Why does the thunder from close lightning produce a BOOM and then a slow fade off? Why does it fade off instead of just stop? Conversely, why is thunder from far away a slow fade-on instead of an instant but quieter boom?


Why does the thunder from close lightning produce a BOOM and then a slow fade off? Why does it fade off instead of just stop? Conversely, why is thunder from far away a slow fade-on instead of an instant but quieter boom?

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The shock-wave (thunder) forms along the entire lightning bolt, which can be several miles long. The initial crack comes from the closest part of the bolt. The rollng continues as the rest of the shockwave reaches you.

A shockwave is literally a wave of compressed air that travels at sonic speed. As the shockwave proceeds, it weakens and spreads out, lengthening the loud crack into a sinister roll.

Sound travels like a wave. Think ripple in water. The further the wave moves away from the source, quieter it gets.

The Boom is what you are hearing. The slow fade off, is the echo of the boom off of everything around you. The sound you hear immediately after the boom, is the sound bouncing off houses around you, then after that it is the sound from buildings down the street, and it keeps going further until the distance gets too far to hear.

The loudness of something is the pressure difference in compression/ratification of molecules in air, and as that pressure moves out from the source, its energy spreads out. The sound right next to a lighting strike is very high because most of the energy is not all that spread out yet, but at a great distance, a small fraction of the energy reaches your ears.

The “fade” is *reflection,* or reverberation, off of surfaces. Sound waves that moving away from you relative to the lighting strike take time to hit something hard, bounce, and come back toward you, so they come later, and the spreading out of the energy makes them quieter.

If it was just one thing it bounced off of, it would sound like a repeat, or echo, but because the sound is bouncing off of *everything,* it is more of a “smeared” sound, a rumble rather than a crack. Think of it as thousands of small, quiet echos at random and mixing with each other.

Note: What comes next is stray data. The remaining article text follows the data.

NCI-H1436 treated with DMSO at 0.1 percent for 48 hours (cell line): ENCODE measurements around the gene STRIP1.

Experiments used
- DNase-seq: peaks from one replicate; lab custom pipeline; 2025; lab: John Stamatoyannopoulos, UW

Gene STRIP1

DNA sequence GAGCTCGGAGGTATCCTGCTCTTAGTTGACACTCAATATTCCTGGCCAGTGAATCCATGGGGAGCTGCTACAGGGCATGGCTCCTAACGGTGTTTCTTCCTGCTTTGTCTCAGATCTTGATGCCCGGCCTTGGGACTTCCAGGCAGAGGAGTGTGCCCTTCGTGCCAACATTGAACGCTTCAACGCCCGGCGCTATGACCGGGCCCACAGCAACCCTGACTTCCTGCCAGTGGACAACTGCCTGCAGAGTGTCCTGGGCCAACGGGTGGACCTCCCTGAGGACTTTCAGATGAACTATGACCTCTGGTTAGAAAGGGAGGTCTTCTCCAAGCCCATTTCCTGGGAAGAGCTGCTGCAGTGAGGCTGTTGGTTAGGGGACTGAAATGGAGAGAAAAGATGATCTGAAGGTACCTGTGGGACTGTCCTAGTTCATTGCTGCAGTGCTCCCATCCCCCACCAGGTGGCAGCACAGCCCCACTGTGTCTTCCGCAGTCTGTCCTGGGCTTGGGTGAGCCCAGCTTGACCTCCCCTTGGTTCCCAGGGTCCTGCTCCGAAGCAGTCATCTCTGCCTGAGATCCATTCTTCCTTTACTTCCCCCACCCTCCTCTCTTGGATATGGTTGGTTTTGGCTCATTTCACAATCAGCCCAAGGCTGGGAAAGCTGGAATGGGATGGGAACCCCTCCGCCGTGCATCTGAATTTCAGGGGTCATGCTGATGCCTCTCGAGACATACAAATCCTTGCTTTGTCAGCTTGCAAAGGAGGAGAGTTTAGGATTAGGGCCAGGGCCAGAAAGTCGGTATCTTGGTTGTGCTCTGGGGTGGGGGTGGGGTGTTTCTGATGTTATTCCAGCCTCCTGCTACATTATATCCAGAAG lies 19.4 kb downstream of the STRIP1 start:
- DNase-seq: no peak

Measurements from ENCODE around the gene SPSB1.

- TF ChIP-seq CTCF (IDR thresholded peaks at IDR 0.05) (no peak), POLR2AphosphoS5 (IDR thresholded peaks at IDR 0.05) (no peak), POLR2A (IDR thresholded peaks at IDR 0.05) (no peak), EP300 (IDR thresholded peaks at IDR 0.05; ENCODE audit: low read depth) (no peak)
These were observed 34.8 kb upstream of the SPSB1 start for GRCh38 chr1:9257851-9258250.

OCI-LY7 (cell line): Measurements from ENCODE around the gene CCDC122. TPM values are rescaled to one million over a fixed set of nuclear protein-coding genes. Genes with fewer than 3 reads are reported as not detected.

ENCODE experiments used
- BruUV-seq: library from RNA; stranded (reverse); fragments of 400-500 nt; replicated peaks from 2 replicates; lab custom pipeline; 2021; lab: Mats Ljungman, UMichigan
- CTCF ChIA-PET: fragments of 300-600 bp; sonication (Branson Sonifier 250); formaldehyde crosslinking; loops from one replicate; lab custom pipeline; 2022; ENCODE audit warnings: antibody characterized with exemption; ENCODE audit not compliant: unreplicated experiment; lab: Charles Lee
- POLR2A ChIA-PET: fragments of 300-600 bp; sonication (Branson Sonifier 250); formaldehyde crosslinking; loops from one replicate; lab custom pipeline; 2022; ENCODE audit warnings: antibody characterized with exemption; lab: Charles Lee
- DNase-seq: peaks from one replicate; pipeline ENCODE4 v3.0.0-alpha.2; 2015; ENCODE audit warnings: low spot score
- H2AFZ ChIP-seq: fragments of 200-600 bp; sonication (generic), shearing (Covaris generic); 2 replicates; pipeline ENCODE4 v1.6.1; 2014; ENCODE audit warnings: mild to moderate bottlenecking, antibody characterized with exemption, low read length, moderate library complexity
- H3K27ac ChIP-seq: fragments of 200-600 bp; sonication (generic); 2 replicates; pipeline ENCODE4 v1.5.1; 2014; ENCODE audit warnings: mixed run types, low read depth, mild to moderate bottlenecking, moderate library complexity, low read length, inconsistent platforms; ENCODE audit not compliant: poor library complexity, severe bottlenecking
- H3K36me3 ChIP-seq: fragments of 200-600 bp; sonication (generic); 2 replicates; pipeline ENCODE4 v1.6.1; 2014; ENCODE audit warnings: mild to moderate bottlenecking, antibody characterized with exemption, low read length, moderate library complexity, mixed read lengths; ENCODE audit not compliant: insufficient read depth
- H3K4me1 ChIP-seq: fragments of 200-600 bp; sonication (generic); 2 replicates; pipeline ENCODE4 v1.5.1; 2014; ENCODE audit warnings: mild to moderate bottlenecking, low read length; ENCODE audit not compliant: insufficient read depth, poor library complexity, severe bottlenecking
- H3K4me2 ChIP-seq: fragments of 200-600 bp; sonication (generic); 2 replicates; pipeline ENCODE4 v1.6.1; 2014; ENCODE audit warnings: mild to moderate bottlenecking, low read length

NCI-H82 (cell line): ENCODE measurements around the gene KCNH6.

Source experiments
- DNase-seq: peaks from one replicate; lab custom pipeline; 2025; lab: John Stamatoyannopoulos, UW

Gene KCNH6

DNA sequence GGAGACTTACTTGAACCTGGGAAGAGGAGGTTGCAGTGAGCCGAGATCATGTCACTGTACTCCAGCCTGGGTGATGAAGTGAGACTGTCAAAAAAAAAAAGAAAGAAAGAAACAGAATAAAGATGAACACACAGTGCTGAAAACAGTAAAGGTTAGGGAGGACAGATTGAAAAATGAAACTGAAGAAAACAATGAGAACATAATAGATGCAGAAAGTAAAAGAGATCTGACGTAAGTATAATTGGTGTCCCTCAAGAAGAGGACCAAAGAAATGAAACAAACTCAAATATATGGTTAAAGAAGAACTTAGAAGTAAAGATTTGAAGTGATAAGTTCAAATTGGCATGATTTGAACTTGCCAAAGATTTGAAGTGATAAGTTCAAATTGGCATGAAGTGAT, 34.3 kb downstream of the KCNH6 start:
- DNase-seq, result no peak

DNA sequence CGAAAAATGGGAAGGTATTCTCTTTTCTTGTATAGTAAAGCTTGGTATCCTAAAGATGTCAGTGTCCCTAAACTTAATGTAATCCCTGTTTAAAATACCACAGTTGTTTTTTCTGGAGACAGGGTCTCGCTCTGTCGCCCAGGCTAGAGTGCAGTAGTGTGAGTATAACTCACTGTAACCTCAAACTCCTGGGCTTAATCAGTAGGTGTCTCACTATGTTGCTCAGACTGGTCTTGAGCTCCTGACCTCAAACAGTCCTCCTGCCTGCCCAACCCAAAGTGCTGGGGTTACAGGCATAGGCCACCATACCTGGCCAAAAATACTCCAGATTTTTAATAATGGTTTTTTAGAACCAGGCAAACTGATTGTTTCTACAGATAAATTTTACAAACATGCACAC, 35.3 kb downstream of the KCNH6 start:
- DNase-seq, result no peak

That’s also why far-off-thunder is less distinct, because lots of different echos mess with each other by the time any of the sound reaches you. Technically, if there’s a direct line from you and the lighting with nothing in between, it won’t “fade in” and still start with a boom, but most far-off lighting strikes have so many things in the way you actually only hear different echoes that are so mashed together it seems like it’s fading in first.

The sound you hear is a combination of the sound following different paths to your ears.

Imagine if the entire world was made of mirror. You’d see thousands of reflections of the same object, coming from all directions and distances. Every blade of grass, another tiny reflection of the world.

That’s the world for sound. Every blade of grass, leaf, tree, building, and rock reflects a bit of sound. Normally you can’t hear that reflection, but with a loud BANG you hear all of those little reflections adding together. The more distant reflections are weaker and reach you later, so you hear the initial noise and then a fading stretched-out echo of it.

The sound waves bounce off of objects and as they get further away, the amplitude of those sound waves bouncing back towards you drops off as they dissipate through resistance.

Similar to how someone’s voice gets lower and lower the further they get from you, the sound waves from the thunder bouncing off of the ground and objects getting further and further away from you drops off too.

Often referred to as reflections. For the sound to just stop would require absolutely no reflective surfaces which is something that does not occur in nature. Outside of nature we have things like anechoic chambers which absorb almost all sound reflections. So you can’t hear someone unless their mouth is facing you (for the most part). If you were to recreate a small thunder strike sound in there, chances are it would be extremely brief. And it would likely sound nothing like thunder since most of the sound of thunder is the sound reflecting off of the ground and objects. The original sound I would venture to guess would only be milliseconds in length.

High frequency sound (the crack) is filtered more by the atmosphere across distance than the lower frequency (rumble).

See Zahorik, Brungart, & Bronkhorst, 2005 for an in-depth review of Auditory Distance Perception research

Because it’s a wave of energy moving past you. A close wave has no ability to roll on; you’re too close to it’s propagation.